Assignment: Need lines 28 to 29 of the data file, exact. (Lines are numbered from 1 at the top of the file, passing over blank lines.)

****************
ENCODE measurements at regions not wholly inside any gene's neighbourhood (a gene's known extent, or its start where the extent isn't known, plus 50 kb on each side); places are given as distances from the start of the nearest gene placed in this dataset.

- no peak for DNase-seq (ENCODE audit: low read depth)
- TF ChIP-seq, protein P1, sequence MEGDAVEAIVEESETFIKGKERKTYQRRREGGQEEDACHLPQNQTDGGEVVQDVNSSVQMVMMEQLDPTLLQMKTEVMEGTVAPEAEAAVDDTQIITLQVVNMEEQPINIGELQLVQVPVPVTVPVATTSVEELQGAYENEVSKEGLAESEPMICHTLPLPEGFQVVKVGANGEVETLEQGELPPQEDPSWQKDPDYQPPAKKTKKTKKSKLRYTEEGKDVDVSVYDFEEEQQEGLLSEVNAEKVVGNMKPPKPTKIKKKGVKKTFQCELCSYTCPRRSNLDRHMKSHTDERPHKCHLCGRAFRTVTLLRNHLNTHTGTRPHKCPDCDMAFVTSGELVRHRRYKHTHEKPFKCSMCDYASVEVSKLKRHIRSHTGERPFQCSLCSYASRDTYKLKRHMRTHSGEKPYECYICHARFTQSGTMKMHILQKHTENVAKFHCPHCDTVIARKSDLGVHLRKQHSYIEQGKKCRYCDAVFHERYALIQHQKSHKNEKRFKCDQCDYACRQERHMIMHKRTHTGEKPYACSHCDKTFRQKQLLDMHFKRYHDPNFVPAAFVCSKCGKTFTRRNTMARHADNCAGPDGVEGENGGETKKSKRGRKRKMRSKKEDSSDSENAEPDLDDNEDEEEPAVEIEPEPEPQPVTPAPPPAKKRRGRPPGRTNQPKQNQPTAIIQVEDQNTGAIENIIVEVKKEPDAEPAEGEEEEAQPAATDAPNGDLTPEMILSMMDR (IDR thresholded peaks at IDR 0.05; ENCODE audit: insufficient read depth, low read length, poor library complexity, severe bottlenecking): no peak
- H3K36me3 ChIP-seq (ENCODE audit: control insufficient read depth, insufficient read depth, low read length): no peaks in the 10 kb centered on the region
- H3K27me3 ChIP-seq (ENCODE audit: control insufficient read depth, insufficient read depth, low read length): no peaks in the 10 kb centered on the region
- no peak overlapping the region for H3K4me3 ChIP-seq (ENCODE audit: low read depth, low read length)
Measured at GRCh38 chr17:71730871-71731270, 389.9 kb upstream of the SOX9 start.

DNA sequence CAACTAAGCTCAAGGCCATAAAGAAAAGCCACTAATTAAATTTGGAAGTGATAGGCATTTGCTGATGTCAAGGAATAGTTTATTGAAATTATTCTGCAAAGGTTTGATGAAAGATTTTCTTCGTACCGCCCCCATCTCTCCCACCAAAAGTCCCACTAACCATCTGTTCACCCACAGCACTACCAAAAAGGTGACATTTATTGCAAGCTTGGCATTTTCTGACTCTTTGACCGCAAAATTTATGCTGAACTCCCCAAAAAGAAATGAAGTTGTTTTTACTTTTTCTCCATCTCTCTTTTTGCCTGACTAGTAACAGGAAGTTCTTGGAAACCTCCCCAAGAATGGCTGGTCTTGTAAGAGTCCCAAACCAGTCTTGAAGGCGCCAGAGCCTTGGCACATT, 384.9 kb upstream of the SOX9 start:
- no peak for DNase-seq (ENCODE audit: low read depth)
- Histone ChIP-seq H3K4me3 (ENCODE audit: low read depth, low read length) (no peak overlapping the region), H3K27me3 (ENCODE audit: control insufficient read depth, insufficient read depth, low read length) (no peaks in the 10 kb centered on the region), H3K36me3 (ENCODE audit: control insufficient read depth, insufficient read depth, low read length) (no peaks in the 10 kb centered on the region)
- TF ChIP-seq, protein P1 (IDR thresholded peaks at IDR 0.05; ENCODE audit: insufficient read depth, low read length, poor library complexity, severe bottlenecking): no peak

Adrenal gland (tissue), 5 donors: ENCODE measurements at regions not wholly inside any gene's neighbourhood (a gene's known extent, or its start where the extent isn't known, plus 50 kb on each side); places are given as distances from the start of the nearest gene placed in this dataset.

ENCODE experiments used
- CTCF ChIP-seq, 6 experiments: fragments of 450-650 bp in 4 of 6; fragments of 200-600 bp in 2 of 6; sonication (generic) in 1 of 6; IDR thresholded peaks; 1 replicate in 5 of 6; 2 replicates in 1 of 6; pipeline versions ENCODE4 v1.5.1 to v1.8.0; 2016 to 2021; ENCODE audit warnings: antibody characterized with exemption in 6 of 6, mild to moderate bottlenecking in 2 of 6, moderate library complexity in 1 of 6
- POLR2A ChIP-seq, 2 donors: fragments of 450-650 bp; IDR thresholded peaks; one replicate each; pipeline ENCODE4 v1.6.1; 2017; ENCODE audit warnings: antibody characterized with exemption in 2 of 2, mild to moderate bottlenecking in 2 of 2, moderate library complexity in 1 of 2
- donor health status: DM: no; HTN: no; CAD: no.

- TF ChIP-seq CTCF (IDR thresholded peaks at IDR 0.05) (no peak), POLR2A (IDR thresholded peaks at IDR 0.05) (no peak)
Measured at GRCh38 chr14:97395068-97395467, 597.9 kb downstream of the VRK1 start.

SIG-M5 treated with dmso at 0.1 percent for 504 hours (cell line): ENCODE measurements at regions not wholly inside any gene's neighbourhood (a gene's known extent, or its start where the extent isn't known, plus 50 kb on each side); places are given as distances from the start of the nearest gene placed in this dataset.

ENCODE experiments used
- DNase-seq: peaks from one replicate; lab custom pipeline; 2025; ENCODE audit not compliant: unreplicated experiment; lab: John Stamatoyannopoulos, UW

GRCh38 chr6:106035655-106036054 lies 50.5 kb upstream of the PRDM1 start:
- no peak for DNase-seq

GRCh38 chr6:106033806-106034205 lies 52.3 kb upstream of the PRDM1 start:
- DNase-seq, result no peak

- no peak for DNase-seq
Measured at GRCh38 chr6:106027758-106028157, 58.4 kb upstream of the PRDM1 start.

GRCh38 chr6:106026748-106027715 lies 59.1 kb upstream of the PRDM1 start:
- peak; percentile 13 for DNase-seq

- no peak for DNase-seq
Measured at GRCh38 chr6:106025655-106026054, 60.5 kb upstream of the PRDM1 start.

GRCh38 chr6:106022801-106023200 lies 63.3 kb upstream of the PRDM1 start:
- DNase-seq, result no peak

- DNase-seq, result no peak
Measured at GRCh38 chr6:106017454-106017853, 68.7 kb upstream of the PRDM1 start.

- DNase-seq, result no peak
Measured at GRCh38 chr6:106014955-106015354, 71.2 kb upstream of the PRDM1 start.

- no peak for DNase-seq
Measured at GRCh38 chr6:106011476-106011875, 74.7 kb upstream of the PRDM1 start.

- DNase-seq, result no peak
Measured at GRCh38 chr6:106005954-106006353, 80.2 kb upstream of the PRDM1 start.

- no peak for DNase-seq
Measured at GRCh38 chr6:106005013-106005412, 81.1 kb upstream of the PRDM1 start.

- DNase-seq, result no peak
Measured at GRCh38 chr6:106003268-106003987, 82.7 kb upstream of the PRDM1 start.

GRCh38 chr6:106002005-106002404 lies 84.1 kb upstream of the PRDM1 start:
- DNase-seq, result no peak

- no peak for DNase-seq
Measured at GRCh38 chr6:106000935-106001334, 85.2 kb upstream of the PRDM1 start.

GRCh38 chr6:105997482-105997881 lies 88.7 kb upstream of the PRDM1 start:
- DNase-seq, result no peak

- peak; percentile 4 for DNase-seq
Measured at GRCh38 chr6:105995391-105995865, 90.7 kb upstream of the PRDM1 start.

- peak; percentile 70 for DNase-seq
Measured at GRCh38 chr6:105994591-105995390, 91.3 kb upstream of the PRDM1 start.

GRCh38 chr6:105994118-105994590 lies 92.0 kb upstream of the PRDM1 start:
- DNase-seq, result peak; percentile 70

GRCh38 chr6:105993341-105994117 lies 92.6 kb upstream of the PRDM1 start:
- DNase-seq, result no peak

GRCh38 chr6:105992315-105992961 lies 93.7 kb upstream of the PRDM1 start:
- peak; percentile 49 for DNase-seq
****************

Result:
GRCh38 chr6:106026748-106027715 lies 59.1 kb upstream of the PRDM1 start:
- peak; percentile 13 for DNase-seq